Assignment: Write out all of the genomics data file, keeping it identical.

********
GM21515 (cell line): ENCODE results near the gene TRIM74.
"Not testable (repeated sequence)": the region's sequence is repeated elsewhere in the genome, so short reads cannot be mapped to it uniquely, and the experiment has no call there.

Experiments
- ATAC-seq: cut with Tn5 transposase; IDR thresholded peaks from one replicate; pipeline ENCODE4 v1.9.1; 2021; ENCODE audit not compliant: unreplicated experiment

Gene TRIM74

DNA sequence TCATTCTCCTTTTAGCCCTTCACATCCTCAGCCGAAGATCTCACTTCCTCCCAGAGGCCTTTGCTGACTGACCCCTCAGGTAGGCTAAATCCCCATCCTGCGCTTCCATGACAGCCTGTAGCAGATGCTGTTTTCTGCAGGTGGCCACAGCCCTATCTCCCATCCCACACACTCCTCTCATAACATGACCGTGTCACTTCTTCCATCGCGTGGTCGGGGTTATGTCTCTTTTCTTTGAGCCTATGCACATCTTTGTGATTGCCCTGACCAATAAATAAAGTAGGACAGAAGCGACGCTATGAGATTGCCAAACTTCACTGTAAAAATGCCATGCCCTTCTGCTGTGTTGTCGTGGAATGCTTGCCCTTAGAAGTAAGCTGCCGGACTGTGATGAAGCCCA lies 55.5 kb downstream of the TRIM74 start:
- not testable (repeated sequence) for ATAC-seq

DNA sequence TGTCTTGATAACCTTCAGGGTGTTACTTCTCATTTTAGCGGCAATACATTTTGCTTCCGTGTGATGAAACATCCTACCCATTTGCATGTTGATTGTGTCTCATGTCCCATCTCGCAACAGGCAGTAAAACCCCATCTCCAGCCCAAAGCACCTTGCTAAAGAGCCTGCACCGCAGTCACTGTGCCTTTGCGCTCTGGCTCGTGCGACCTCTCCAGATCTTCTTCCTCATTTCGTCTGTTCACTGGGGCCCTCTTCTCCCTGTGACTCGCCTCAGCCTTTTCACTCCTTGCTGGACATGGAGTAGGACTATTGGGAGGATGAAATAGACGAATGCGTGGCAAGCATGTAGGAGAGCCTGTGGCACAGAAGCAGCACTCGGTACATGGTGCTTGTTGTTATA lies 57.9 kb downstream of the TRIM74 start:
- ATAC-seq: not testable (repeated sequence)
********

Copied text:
GM21515 (cell line): ENCODE results near the gene TRIM74.
"Not testable (repeated sequence)": the region's sequence is repeated elsewhere in the genome, so short reads cannot be mapped to it uniquely, and the experiment has no call there.

Experiments
- ATAC-seq: cut with Tn5 transposase; IDR thresholded peaks from one replicate; pipeline ENCODE4 v1.9.1; 2021; ENCODE audit not compliant: unreplicated experiment

Gene TRIM74

DNA sequence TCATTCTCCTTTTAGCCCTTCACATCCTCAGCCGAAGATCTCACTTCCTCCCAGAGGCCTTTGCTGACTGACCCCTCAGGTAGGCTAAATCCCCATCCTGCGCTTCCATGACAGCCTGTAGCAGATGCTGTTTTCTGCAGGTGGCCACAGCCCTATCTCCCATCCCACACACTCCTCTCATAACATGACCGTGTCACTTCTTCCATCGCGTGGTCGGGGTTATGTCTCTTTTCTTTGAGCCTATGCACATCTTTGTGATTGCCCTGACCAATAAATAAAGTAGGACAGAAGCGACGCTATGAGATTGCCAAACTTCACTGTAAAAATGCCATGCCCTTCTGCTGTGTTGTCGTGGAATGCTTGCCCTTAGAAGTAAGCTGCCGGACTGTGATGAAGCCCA lies 55.5 kb downstream of the TRIM74 start:
- not testable (repeated sequence) for ATAC-seq

DNA sequence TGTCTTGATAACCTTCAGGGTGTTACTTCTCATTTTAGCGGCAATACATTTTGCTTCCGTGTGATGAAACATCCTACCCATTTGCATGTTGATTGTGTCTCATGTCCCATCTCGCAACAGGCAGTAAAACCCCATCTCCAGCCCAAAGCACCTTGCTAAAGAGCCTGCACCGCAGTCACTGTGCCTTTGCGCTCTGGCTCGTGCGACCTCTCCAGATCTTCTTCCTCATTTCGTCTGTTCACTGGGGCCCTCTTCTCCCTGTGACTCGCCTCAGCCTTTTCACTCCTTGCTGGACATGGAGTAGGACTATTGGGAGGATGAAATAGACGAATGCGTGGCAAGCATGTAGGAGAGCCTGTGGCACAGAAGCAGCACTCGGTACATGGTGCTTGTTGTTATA lies 57.9 kb downstream of the TRIM74 start:
- ATAC-seq: not testable (repeated sequence)